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The climate loss and damage fund takes its first steps

Held from 30 April to 2 May in Abu Dhabi, the meeting mainly dealt with procedural matters: Attendees told The New Humanitarian there was agreement on the need for disaster-affected communities to access the fund directly, and on the establishment of a secretariat to run it.

The thornier but fundamental issues of raising money and how to spend it are among many more contentious tasks – including the naming of the fund – that remain to be completed and will need to be addressed at later meetings.

The event highlighted the massive workload of interconnected moving parts the board must navigate to launch a fund from scratch. This spans everything from how it will work and who it will fund, to its governance and accountability – any of which could trigger disagreements.

After a hard year of negotiations, the world agreed to launch the loss and damage fund at the COP28 UN climate summit in Dubai, UAE, last December. Loss and damage has long been a controversial topic because it requires huge amounts of money – which supporters say is compensation for historical climate change-induced damages – from wealthier, high-polluting countries.

For decades, many big polluters rejected out of hand the concept of climate liability and the prospect of paying up the billions of dollars needed to repair climate damages. Until very recently, many were still resistant, and some are still accused by climate activists of stalling on their contributions.

Following the COP28 agreement, the fund’s board was assembled to decide the institution’s policies; its decisions will be approved by governments at COP29 this November.

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Due to delays and the big task of launching a new institution, experts say the fund is not expected to start disbursing money until 2025 at the earliest.

The board must first decide on the nitty gritty of how the fund will work in practice, with its members having to navigate competing visions for how the money should be spent.

Existing institutions like the Green Climate Fund, which mainly finances projects aimed at reducing emissions or adaptation, have been widely criticised as too slow and complex to properly help Global South countries struggling with climate change.

As well as addressing climate-related loss and damage, the COP decisions that created the fund “indirectly deal with major structural flaws in international financing architecture that ultimately both perpetuate and exacerbate loss and damage”, said Dan Lund, the board member representing Fiji.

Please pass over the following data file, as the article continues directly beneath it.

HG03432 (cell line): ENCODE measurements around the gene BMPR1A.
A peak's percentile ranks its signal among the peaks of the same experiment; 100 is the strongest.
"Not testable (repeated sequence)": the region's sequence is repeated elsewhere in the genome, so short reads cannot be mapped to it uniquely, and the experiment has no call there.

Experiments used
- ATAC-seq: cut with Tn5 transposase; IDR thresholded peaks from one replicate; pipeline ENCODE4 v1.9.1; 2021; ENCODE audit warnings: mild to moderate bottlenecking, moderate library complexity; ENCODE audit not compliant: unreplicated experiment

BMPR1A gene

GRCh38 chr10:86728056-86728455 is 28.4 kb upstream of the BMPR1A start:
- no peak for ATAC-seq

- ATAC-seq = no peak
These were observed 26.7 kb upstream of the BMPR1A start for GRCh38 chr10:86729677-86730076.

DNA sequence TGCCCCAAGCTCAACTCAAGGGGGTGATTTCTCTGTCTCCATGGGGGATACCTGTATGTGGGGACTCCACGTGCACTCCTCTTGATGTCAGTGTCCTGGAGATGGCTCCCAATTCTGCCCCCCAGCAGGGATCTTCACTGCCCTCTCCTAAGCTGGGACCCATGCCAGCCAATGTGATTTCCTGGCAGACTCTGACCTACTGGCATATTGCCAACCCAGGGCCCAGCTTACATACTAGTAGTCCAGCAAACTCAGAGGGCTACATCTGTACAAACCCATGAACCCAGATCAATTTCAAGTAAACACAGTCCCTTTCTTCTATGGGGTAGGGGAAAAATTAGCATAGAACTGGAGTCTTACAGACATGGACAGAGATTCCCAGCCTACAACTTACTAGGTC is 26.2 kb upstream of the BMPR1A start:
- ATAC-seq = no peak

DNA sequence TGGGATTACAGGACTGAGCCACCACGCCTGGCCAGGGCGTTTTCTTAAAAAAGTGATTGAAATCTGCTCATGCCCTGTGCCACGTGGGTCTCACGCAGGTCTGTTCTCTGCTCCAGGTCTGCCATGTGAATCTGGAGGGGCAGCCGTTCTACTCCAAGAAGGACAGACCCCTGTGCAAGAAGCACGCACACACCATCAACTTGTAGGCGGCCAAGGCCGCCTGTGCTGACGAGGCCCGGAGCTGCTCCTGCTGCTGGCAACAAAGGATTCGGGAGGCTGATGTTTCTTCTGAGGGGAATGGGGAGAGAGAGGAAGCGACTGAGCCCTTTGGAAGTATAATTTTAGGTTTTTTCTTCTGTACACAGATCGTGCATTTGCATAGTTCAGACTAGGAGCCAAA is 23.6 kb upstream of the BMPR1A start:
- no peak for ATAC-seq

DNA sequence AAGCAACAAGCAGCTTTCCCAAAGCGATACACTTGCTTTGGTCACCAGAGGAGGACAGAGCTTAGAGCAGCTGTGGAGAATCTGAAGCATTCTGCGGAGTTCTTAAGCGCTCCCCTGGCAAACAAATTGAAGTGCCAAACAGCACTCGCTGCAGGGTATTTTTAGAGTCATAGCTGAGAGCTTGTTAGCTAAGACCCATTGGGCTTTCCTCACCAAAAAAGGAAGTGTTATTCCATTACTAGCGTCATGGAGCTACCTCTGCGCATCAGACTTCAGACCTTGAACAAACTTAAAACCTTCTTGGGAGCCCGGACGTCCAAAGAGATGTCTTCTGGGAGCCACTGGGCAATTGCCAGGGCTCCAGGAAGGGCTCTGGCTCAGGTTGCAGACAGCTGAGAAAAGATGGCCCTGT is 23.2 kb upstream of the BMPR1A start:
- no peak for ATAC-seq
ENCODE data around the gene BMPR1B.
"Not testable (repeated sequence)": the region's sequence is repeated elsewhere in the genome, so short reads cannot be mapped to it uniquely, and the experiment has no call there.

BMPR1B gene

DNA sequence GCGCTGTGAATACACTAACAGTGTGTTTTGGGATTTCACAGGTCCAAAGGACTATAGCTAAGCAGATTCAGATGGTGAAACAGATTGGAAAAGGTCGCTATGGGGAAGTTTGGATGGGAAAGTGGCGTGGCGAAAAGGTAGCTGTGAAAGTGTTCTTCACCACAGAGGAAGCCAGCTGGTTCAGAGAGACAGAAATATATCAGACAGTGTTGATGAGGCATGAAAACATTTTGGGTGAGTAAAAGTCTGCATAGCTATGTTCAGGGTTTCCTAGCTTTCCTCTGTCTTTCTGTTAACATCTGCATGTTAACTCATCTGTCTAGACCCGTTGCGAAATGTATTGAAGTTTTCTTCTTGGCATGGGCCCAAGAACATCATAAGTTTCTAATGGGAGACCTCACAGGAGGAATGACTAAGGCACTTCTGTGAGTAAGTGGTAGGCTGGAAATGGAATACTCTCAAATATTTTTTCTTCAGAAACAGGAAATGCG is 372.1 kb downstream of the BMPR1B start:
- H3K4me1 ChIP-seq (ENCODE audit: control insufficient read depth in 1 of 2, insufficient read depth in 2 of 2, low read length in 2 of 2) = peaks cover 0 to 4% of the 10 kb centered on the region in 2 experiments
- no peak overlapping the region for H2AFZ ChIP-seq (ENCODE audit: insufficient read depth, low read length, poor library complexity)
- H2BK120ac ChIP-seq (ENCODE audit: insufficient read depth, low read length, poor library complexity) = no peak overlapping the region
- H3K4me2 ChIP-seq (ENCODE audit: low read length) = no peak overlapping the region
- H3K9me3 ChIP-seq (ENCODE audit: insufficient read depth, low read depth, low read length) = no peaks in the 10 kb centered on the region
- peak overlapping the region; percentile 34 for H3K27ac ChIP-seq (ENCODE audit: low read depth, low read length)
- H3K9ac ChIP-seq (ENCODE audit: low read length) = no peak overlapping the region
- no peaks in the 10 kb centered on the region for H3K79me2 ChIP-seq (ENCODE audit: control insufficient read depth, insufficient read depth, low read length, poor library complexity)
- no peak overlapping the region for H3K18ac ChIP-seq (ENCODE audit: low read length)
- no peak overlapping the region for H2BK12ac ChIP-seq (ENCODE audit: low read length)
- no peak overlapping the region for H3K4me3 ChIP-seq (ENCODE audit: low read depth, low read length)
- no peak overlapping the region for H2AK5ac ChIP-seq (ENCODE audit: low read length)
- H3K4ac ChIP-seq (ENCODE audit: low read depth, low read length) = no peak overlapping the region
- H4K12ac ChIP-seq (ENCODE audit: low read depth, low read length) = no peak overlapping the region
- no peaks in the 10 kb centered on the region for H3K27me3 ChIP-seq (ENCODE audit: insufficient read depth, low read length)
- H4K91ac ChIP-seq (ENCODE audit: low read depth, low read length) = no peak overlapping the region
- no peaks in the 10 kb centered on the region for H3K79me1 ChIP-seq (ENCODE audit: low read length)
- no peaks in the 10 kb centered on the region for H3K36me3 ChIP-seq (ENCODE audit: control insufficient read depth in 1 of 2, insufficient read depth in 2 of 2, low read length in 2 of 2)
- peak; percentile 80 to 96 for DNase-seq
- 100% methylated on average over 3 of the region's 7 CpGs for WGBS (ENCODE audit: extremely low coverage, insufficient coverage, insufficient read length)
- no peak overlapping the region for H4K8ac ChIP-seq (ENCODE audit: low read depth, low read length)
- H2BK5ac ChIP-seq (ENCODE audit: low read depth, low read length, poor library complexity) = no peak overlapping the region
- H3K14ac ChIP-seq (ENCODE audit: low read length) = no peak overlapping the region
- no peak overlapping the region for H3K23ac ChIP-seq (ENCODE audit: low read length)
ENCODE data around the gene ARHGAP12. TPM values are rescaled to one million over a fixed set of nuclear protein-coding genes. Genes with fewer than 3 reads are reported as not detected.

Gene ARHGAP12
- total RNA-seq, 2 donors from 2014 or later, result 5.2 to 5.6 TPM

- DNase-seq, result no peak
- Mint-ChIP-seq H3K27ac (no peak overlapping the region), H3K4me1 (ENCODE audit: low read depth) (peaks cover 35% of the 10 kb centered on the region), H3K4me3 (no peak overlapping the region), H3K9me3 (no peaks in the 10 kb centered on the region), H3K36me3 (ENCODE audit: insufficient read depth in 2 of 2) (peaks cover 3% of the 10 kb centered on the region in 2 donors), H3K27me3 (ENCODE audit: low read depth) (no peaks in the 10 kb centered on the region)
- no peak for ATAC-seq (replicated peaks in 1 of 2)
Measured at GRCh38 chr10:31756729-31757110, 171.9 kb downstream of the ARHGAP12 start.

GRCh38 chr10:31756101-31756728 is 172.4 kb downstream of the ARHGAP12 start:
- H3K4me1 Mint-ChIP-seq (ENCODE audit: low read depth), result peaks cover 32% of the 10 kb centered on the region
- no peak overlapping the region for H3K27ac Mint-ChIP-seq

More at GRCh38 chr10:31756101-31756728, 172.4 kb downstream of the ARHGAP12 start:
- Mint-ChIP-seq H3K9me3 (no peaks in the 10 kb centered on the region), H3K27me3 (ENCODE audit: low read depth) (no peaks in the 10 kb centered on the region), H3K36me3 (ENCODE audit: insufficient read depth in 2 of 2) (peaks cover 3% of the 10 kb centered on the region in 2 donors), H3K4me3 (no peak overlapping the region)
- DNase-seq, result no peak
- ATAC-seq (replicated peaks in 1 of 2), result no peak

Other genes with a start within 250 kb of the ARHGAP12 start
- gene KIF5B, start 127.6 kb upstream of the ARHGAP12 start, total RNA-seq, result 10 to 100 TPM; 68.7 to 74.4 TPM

In the short term, one of the most critical issues to be resolved is the role of the World Bank, which was asked to host the fund’s secretariat on a temporary basis for at least four years. This request was passed at COP28 but originally came from the United States – one of the countries historically most opposed to loss and damage – and at the time it sparked major concern among activists and some officials from countries in the Global South.

While the fund’s board will make the decisions, including around funding and eligibility, some campaigners still worry that the World Bank could be used as a tool to exercise the influence of its biggest shareholder, the US, and other higher-income, high-polluting countries.

The Bank “showed flexibility in meeting all the requirements, including direct access for communities and countries” at the meeting, according to Harjeet Singh, a climate activist who observed the talks and who previously campaigned against the Bank’s role. But Singh warned: “The proof of the pudding will be in the eating when it actually delivers after becoming the host of the fund.”

The Bank is expected to confirm in June if it can meet the conditions demanded by the fund’s board and provide details in August. These include allowing the fund to establish its own eligibility criteria, guaranteeing that the fund’s governing instruments – the legal documents that define and guide an organisation – supersedes the Bank’s policies where they differ, and ensuring that the board can choose its executive director.

Other institutional issues for the board to resolve include choosing a host country for the fund, forming a permanent secretariat, and choosing an executive director. A UN dialogue process will take place with the aim of ensuring the fund fits in well with the wider landscape of multilateral bodies.

Edited by Irwin Loy.

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